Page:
Operations director of Scape takes on 'lazy procurement' claims

The operations director of Scape has hit back at claims from construction companies its public sector procurement framework has a negative impact on regional businesses

The operations director of Scape has hit back at claims from construction companies its public sector procurement framework has a negative impact on regional businesses.

The North East’s three largest construction firms – Newcastle’s Surgo Construction, Gateshead’s Tolent and County Durham’s Esh Group – have been swiftly garnering high-profile support as they call for a rethink of a procurement strategy they say favours huge national companies over smaller but skilled regional ones.

Among criticisms raised in a letter they sent to northern MPs and ministers was that Scape, a local authority-controlled company that seeks to increase efficiency and cost-effectiveness in public sector construction work, requires contractors to have a turnover of more than �500m to be eligible even for small jobs, thus ruling out all but the national giants.

With only one Scape partner, Willmott Dixon, selected for major works in the north, the framework was also anti-competitive, being used through “laziness” rather than best value.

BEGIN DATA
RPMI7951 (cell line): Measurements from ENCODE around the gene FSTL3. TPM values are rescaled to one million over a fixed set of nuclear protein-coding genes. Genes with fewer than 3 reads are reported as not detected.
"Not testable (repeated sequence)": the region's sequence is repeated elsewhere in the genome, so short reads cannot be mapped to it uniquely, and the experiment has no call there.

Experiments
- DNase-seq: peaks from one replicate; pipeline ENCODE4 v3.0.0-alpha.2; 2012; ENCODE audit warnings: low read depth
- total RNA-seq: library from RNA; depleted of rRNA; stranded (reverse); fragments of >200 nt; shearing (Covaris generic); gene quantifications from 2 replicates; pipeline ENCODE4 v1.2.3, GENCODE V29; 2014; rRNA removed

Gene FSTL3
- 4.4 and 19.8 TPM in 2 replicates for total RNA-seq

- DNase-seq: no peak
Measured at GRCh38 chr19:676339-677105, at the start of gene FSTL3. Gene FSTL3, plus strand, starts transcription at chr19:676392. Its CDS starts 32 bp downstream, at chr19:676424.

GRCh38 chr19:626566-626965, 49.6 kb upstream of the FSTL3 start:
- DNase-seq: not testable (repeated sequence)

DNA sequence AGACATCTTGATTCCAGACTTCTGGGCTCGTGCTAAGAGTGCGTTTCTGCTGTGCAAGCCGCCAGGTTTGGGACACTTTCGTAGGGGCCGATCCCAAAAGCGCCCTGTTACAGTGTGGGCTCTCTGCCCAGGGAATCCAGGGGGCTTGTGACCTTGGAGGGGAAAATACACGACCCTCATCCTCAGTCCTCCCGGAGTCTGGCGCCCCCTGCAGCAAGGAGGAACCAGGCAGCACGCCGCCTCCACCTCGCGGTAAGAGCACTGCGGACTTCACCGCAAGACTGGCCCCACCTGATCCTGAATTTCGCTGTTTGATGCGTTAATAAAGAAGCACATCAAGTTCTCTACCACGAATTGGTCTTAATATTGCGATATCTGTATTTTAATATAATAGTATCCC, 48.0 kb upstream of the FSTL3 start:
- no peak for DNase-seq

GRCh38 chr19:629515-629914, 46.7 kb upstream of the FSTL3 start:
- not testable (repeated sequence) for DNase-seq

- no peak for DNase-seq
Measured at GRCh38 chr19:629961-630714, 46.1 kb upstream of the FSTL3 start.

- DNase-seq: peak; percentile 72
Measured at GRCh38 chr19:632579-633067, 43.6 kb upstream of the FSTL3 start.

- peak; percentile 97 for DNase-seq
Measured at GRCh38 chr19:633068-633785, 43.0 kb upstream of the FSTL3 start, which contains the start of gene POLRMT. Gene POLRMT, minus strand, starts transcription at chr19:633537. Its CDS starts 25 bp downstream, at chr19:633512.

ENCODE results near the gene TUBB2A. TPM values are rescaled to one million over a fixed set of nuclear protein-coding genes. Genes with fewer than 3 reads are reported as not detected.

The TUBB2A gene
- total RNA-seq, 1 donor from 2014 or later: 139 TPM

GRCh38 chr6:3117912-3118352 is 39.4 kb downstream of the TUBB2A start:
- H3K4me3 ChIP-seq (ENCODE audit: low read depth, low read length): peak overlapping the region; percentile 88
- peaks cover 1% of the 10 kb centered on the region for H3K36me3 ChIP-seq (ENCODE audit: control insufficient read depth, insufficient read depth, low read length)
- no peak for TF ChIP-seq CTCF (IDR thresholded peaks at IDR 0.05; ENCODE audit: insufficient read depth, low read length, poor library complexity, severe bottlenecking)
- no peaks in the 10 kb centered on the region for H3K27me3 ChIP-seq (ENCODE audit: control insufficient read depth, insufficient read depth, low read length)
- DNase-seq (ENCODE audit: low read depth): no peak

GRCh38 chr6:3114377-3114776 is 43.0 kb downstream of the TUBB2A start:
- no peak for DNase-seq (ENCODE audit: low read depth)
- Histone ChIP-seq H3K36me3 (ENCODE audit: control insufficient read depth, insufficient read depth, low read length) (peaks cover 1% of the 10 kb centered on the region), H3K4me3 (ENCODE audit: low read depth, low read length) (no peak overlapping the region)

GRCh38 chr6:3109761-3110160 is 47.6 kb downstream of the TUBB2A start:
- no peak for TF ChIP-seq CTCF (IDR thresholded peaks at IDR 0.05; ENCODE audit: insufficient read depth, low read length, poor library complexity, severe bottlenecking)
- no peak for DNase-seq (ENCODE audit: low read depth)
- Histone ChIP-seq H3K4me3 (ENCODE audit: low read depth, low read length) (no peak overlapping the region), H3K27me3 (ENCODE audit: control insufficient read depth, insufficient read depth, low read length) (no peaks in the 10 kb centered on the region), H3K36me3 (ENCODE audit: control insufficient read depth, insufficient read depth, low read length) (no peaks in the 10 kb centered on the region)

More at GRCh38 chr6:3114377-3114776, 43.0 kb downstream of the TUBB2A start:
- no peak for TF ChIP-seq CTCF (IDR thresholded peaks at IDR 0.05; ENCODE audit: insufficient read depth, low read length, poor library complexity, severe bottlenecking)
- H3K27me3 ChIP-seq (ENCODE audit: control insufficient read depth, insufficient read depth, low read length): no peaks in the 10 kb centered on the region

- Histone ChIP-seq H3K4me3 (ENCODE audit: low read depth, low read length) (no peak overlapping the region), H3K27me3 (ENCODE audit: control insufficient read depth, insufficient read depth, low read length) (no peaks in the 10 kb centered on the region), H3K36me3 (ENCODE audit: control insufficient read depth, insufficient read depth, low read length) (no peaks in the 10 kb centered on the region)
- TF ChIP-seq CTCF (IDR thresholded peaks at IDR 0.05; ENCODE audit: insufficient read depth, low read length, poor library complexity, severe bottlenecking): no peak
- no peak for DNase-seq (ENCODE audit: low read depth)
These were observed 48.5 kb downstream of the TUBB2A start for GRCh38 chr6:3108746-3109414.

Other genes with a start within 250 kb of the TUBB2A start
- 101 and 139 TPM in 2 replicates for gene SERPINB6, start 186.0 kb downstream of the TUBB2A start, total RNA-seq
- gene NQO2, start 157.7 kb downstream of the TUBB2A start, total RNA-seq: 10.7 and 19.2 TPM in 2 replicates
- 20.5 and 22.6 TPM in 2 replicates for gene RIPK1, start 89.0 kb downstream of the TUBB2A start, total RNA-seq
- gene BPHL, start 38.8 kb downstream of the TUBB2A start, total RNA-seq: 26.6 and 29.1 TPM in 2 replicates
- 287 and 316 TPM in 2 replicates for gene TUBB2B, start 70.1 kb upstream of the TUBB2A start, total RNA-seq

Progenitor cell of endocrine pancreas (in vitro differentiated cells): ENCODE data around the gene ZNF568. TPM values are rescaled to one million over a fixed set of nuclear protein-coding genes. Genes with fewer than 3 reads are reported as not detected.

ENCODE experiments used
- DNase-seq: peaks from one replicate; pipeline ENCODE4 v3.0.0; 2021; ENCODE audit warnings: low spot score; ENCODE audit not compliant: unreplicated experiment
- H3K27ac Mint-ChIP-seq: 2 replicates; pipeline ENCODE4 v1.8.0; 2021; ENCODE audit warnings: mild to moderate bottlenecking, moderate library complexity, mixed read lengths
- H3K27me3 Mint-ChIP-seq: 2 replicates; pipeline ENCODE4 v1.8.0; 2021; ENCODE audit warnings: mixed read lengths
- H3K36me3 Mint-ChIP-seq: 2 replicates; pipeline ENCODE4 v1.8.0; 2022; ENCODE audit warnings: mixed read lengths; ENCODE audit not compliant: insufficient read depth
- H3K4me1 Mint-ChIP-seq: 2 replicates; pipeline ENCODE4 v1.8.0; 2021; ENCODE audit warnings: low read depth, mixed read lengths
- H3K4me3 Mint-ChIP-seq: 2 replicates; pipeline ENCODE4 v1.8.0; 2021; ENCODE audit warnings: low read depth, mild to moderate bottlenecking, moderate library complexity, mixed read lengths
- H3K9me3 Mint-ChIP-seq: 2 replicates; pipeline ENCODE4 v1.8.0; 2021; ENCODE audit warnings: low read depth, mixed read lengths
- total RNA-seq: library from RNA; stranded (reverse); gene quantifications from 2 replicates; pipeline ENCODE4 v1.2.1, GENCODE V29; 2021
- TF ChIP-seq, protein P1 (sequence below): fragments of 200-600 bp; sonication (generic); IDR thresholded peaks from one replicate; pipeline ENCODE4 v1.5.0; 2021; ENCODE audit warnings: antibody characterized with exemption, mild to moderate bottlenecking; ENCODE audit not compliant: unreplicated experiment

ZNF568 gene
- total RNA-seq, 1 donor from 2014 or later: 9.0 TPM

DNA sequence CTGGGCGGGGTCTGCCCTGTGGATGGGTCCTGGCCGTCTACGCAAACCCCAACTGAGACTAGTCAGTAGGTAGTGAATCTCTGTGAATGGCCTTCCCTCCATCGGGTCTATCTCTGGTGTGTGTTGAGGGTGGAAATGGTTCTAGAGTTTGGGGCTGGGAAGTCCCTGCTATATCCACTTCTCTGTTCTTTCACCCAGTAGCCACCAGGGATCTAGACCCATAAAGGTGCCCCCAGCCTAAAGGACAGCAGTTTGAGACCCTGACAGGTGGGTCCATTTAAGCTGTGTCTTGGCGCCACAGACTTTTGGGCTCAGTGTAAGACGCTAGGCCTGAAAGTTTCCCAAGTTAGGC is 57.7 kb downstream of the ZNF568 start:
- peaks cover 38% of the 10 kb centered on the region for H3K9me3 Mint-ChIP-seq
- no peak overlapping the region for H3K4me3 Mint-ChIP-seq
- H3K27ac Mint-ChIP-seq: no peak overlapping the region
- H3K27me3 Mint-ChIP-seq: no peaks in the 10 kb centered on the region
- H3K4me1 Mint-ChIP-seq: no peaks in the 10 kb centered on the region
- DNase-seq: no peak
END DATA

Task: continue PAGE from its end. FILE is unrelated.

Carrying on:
But Scape operations director Steve Elkin pointed out that, typically, construction projects were marred by uncertainty, with around 40% of projects costing more than expected and 60% finishing late.

“This is obviously where efforts have to be targeted as this is a genuine waste of public money and resources,” he said.

Over the last five years, the company and its partners had delivered 1174 construction projects, all of which have been delivered to budget and all but one on time.

Scape frameworks, Elkin added, were specifically designed to support local communities, with 50% of all of construction orders placed within 20 miles of the building site.

The company, which spends at least nine months on each framework procurement – as opposed to the six months a local authority would spend procuring the work itself – also sets targets for local employment and skills training.

“The industry has created layers and layers of process that cost the public sector money,” Elkin said.

“By streamlining these processes money is saved by allowing people to manage more projects than before – and to achieve best value as a result.”

Esh Group’s chief executive Brian Manning, however, remained unconvinced, saying that while it was clearly easier and quicker for public bodies to “latch on to” Scape, the framework did not provide best value for taxpayers in the North East as it was inaccessible to regional players.

The reason Scape could consistently deliver projects on time and to budget was that the single contractor selected had a “massive room for manoeuvre” compared to when traditional tendering was used.

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